The ministers of Economy and Finance of the eurozone have promised this Monday to limit assistance for consumers and companies who are low income or fragile during 2023, while they’ve been summoned to consider other measures. These could include a two-tier model, as well as models that achieve similar outcomes given the different circumstances in each country. The ministers will consider national characteristics and make sure aid is given appropriately.
The European Commission has received confirmation from the Europol Executive Committee that they will be phasing out widespread and indiscriminate measures as energy price pressures subside. This means that many of the provisions currently in force will expire at early next year.
The Spanish Government created a 20-cent fuel bonus program which was put in place over the winter. As many people take advantage of the system though, it could become limited and go on to benefit only those who need it most.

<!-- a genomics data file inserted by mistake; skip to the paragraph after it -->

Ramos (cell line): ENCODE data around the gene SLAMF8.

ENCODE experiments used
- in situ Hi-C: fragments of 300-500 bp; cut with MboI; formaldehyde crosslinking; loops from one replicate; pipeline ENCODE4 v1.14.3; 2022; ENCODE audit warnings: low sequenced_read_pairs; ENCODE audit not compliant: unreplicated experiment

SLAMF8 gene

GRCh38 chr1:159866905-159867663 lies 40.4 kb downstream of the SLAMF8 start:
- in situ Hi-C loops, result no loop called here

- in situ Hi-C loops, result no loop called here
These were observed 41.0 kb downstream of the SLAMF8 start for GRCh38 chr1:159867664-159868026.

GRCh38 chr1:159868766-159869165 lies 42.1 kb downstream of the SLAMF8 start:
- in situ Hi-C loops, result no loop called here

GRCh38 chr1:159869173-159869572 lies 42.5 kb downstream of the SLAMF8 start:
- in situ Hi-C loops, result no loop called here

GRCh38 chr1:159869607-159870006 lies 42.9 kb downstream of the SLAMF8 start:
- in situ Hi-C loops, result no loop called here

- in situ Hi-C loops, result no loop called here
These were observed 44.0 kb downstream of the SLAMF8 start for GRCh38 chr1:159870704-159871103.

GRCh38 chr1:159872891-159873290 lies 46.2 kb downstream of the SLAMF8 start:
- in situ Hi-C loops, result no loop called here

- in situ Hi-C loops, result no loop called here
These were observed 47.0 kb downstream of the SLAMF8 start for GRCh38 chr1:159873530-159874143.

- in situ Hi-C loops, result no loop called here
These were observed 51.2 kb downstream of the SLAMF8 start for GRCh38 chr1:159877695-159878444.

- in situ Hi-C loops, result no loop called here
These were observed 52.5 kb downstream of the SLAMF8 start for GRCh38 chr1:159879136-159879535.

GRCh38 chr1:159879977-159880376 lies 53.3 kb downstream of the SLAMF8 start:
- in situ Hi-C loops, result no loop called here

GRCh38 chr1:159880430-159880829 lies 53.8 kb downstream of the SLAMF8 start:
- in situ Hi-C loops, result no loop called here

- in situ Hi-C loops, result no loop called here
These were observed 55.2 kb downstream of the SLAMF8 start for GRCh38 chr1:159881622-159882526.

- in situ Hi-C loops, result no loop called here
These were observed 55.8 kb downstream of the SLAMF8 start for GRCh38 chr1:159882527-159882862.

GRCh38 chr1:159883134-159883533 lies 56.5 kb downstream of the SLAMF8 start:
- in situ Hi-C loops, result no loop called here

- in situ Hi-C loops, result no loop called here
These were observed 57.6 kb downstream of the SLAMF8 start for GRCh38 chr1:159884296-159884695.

The Government of Spain has already advanced plans to limit certain measures that affect the country’s financial stability, before meeting with eurozone counterparts. Among these actions will be an aid for fuels to help transition from an initial phase of shock caused by general policies to a more targeted one that takes into account vulnerable areas.
As proposed by the new ministers, they are studying a two-tier energy pricing model which allows companies and households to opt-in. The plan would have subsidized energy services that increase energy costs once the estimated competition is met.
The report’s recommendations were put into two categories, measures regarding energy consumption, and measures that provide incentives to reduce the country’s dependence on fossil fuels. They also provide support for drivers of decarbonization such as incentives to invest in efficiency, renewable technologies, and a transition towards a low-carbon economy.
They have committed to continue coordinating their fiscal policy response in relation to energy support in the euro area and to continue discussing a common approach for households in future meetings. They are looking into appropriate reductions of support in the future, which will include reflection on what has worked – including current policy coordination.